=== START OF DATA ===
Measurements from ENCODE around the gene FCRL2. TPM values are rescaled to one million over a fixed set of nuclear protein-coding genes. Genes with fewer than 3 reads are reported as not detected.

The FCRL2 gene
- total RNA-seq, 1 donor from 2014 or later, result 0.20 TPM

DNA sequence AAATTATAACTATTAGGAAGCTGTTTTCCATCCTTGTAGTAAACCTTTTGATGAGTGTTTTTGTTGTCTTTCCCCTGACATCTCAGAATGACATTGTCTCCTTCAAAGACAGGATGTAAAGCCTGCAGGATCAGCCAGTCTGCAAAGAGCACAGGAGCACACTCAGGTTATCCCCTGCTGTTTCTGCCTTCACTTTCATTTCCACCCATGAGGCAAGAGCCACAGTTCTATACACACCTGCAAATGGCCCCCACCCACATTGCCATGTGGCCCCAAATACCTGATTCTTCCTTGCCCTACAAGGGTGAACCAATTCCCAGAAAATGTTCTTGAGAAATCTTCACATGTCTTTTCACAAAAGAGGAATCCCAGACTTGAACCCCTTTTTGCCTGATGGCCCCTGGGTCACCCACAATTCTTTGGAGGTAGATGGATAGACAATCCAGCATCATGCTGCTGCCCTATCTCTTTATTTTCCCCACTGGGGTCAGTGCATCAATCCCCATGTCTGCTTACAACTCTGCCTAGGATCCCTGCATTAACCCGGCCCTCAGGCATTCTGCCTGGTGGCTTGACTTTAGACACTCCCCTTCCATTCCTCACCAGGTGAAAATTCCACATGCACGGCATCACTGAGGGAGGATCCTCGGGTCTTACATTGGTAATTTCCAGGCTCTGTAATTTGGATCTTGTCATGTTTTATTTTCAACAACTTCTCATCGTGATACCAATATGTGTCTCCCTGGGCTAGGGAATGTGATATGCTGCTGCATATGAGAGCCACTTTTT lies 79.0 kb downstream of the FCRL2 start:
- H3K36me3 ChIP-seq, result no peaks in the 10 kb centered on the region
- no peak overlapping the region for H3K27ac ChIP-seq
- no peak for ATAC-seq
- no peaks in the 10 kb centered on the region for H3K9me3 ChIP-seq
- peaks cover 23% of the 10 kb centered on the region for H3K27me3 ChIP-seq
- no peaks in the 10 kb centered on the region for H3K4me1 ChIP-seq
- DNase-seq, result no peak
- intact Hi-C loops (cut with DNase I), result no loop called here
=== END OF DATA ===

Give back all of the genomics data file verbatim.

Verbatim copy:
Measurements from ENCODE around the gene FCRL2. TPM values are rescaled to one million over a fixed set of nuclear protein-coding genes. Genes with fewer than 3 reads are reported as not detected.

The FCRL2 gene
- total RNA-seq, 1 donor from 2014 or later, result 0.20 TPM

DNA sequence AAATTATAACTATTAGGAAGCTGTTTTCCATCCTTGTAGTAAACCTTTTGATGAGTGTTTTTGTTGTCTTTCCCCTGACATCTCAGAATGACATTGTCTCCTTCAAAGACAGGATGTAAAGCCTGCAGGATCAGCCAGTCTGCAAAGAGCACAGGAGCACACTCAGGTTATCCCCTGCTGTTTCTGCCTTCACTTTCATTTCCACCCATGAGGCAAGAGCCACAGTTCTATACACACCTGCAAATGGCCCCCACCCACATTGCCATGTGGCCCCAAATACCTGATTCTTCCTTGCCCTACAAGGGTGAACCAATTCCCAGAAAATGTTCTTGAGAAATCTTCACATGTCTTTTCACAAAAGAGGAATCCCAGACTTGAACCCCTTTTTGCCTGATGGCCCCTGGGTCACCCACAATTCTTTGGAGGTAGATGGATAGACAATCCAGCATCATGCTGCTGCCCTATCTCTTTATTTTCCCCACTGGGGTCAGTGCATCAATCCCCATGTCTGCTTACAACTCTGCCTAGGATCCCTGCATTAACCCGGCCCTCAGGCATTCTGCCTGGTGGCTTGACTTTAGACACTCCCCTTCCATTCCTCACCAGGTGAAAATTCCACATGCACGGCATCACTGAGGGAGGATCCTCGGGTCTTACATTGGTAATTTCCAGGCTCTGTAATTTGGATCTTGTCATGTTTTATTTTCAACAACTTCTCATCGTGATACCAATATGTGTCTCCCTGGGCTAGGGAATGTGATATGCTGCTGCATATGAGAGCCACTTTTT lies 79.0 kb downstream of the FCRL2 start:
- H3K36me3 ChIP-seq, result no peaks in the 10 kb centered on the region
- no peak overlapping the region for H3K27ac ChIP-seq
- no peak for ATAC-seq
- no peaks in the 10 kb centered on the region for H3K9me3 ChIP-seq
- peaks cover 23% of the 10 kb centered on the region for H3K27me3 ChIP-seq
- no peaks in the 10 kb centered on the region for H3K4me1 ChIP-seq
- DNase-seq, result no peak
- intact Hi-C loops (cut with DNase I), result no loop called here